LLOYD, John (c.1617-64), of Fforest Brechfa, Carm. and Woking, Surr.

Published in The History of Parliament: the House of Commons 1660-1690, ed. B.D. Henning, 1983
Available from Boydell and Brewer

Constituency

Dates

16 Apr. 1646

Family and Education

b. c.1617, 2nd but 1st 1617, surv. s. of Griffith Lloyd of Fforest Brechfa by Joan, da. of John Wogan of Stonehall, Pemb. educ. G. Inn 1635. m. c.1646, Beatrix (d. 26 Mar. 1668), da. of Francis Annesley, 1st Visct. Valentia [I], wid. of James Zouche of Woking, 2s. 3da. suc. fa. 1659; cr. Bt. 28 Feb. 1662.

Offices Held

Col. (parliamentary) to 1644.

Commr. for assessment, Carm. 1647-8, 1657, Aug. 1660-d., Pemb. 1652, 1657, Aug. 1660-1, Surr. 1657, 1661-d.; j.p. Hants and Surr. 1647-9, Carm. and Surr. Mar. 1660-d., commr. for militia, Carm. and Surr. 1648, Mar. 1660; elder, Guildford classis 1648; custos rot. Carm. Mar.-July 1660, dep. lt. 1661-d.2

Biography

Lloyd’s family was established at Fforest Brechfa by Tudor times. After the Restoration he was described as

a person constant to his principles and resolute in his undertakings when he apprehendeth justice or honour to be concerned. He bore arms under the Earl of Essex for King and Parliament, and when that pretense was laid aside, he laid aside the sword, [and] refused, though tendered, to bear any office, civil or military, under the various governments that sprung afterwards.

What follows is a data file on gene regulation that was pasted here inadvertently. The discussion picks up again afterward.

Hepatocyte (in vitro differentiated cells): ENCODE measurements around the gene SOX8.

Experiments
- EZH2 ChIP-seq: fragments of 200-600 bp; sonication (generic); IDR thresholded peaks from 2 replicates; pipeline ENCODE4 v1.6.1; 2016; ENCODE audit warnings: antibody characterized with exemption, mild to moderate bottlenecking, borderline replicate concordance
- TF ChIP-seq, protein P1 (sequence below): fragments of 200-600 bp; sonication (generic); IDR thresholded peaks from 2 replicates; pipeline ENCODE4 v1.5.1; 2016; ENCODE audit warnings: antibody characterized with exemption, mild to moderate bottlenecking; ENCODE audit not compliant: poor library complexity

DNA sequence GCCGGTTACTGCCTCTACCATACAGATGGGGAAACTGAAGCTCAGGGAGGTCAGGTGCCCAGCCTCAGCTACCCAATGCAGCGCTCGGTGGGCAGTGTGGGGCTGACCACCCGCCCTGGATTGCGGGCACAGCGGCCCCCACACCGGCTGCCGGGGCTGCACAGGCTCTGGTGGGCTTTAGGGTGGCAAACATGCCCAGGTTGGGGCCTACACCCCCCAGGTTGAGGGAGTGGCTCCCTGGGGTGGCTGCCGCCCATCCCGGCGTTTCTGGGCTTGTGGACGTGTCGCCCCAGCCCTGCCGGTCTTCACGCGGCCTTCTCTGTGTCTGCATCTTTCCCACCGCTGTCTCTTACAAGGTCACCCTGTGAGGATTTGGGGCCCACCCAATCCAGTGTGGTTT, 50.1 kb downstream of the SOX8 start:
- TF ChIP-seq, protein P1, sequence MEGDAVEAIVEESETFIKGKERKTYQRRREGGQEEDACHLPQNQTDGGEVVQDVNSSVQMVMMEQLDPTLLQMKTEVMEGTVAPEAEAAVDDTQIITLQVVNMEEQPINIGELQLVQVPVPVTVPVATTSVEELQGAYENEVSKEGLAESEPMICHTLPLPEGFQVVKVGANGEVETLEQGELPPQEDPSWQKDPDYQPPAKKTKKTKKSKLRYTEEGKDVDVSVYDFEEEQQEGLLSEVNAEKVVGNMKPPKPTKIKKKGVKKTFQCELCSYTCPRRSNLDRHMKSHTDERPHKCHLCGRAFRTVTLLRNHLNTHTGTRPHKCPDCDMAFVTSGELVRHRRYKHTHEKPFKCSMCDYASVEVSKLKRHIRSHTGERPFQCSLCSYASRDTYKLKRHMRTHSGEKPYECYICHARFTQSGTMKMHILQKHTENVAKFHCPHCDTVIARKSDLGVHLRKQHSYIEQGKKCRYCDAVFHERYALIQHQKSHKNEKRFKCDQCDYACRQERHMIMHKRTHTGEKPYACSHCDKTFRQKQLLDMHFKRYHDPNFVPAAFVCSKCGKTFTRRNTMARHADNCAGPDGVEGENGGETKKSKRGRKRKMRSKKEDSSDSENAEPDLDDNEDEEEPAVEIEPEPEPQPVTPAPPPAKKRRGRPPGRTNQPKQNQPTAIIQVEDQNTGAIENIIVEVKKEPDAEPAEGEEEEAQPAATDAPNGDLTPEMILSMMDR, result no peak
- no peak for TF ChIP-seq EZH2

He was probably strongly influenced both in religion and politics by his brother-in-law, Arthur Annesley. A recruiter to the Long Parliament and a Presbyterian elder, he did not sit after Pride’s Purge, and during the Interregnum concentrated on improving his wife’s Surrey estate. He wrote to his Surrey neighbour, Sir Richard Weston, to inquire about the value of clover with which he was experimenting. He was re-elected in 1660 on the Golden Grove interest. An inactive Member of the Convention, he was named only to the committee of elections and privileges and to that for the assessment bill on 7 May, but he doubtless voted with the Court. He is unlikely to have stood again, though he was created a baronet in 1662. He died on 1 Jan. 1664, and was buried at Woking, the only member of his family to sit in Parliament.3

Ref Volumes: 1660-1690

Authors: Leonard Naylor / Geoffrey Jaggar

Notes

  • 1. Did not sit after Pride’s Purge, 6 Dec. 1648, readmitted 21 Feb. 1660.
  • 2. J. Buckley, Carm. Sheriffs, 38, 86; West Wales Hist. Recs. vii. 3; Manning and Bray, Surr. i. 139.
  • 3. Nat. Lib. Wales Jnl. xi. 143; D. Underdown, Pride’s Purge, 178, 394; Agricultural Hist. Rev. xxii. 160-1.
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